Now that the trim is prepped it’s time to finally paint! For most of the trim I’ve painted in my home I’ve used Behr Ultra Paint & Primer in One from Home Depot. It’s an enamel paint that I’ve been really impressed with! It dries hard and so far I haven’t had any issues with chipping or spotty coverage. It’s also what I used to paint my front door with great results.
When I painted the chair rail in the playroom I just used the same type of paint that I was already using to paint the wall – Valspar Signature from Lowe’s. It’s been a little over a month and so far it’s held up just fine!
Traditionally trim is painted with a gloss paint so it’s super shiny. For the chair rail in the playroom I used a satin finish paint – the same as I used on the walls. And for the doorways that I’ve painted trim around I used a gloss paint because that’s what I was using for the doors.
The right tools for painting trim
When I painted my front door I learned a great method for eliminating brush strokes when painting and it’s the same method that I now use for painting trim.
I start by painting the trim with a paint brush. I prefer using an angled brush, but I don’t think it matters much. Then I go over the painted areas with a foam roller while the paint is still very wet. The foam roller smooths out any brush strokes and makes the finish of the paint look super professional.
It’s important to use a foam roller and not a regular nap roller like you’d use on walls. It’s the foam that leaves you with a smooth surface. I used a 4″ foam roller like this one.
How many coats of paint for painting trim
When I painted the chair rail in the playroom I ended up needing to do 3 coats of paint, but when I painted the trim around door frames I only needed 2 coats.
The number of coats of paint you’ll need to do really just depends on how your trim looks. Do as many coats as you need to get an even, full coverage finish. I would expect to do at least 2 coats, and be ready to do a couple more if necessary.
2 tips for painting trim
Painting trim is pretty simple as long as you remember to take the time to do the prep work of sanding and priming. I did want to share a couple more tips that I’ve learned as I’ve painted trim in my house.
1. Use a box knife to score the edges of the tape before removing it
One problem that I into with one of my painted trim projects was that when I removed the tape after painting my paint started peeling off the trim right along with the tape! It was so frustrating to have spent so much time painting and waiting in between coats only to have it all ruined when I removed the tape.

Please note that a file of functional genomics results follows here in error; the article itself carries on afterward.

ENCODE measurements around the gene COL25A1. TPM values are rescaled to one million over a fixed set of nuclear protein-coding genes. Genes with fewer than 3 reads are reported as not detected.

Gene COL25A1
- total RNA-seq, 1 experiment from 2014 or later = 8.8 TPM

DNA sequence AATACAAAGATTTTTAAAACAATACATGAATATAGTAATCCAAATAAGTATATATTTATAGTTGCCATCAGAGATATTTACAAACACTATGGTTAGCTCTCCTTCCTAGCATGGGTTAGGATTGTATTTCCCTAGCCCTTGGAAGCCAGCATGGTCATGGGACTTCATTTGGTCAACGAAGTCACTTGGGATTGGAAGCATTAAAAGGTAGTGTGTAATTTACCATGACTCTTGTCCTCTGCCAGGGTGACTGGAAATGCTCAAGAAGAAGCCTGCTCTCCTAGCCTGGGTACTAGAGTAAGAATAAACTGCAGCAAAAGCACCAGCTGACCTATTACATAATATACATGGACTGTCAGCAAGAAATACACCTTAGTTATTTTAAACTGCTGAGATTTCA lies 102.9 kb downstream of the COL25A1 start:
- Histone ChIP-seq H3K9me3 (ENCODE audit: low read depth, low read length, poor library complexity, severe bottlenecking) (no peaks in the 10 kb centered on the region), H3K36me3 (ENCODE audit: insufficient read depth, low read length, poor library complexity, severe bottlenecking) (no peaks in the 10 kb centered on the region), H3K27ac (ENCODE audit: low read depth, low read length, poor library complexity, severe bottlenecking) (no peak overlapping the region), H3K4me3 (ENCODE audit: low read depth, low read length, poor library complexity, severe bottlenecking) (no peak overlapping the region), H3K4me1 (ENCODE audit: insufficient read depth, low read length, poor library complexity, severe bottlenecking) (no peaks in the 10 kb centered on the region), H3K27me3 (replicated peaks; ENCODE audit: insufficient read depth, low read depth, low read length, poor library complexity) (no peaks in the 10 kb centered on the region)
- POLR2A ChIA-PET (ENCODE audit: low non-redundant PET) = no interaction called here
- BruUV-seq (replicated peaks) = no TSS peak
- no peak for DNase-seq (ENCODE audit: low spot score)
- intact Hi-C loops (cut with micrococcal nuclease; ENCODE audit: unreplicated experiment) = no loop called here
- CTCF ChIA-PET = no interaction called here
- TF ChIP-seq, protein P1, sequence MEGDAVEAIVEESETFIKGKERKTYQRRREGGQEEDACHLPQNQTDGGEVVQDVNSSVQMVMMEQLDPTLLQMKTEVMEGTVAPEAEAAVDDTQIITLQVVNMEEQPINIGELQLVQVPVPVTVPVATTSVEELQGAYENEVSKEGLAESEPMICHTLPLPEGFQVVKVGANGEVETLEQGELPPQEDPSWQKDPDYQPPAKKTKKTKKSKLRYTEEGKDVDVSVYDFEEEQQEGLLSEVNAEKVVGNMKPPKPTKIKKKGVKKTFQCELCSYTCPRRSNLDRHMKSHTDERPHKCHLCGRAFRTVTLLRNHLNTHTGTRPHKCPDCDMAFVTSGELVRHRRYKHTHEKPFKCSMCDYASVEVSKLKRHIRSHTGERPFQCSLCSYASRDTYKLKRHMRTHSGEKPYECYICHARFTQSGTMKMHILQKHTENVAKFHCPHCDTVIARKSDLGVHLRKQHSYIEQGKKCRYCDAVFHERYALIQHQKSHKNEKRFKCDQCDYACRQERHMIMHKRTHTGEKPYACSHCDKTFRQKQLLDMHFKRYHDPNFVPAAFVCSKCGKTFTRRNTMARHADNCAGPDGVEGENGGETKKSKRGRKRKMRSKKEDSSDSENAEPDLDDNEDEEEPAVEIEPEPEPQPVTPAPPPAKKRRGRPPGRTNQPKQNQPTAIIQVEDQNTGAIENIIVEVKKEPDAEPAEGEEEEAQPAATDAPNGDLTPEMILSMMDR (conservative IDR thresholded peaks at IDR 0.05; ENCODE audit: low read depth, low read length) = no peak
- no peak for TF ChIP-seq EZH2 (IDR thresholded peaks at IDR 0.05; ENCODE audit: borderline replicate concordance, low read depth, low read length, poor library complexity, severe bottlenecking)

I did find a way to get around this issue. I used a box knife to score around the edges of the painters tape – right along the painted edge. Then after scoring the tape I peeled it off. This saved me from any more peeling paint on my trim.
Also, I now realize that the reason I ran into this problem is because I slacked on one important step in the process – sanding. I did a super quick, basically non-existent sanding job on the trim and because of it all of those layers of primer and paint just didn’t have a good surface to stick to and peeled right off. So moral of the story – don’t let your hard work go to waste and don’t skip out on sanding. It’s important!
2. Go over brush strokes with a foam roller to smooth them out
I know I talked about this already, but this foam roller trick is so good! It makes the paint job look so much more professional and hardly adds any time to the painting process.
So after you use a paint brush to get into all the nooks and crannies of your trim take a few extra minutes to over the wet paint with a foam roller and watch all those brush strokes disappear. It’s so good!
How to paint trim
I hope this little tutorial was helpful for you in your process of painting trim in your own home. Whether you’re giving your trim a refresh of the classic white or amping up the personality with a bold color these steps have worked great for me and I hope they work well for you too!
Related: How to Remove Acrylic Paint From Wood
Painted trim before & after
And one last picture of the playroom. Isn’t the impact of paint huge?? We just love spending time in this colorful space!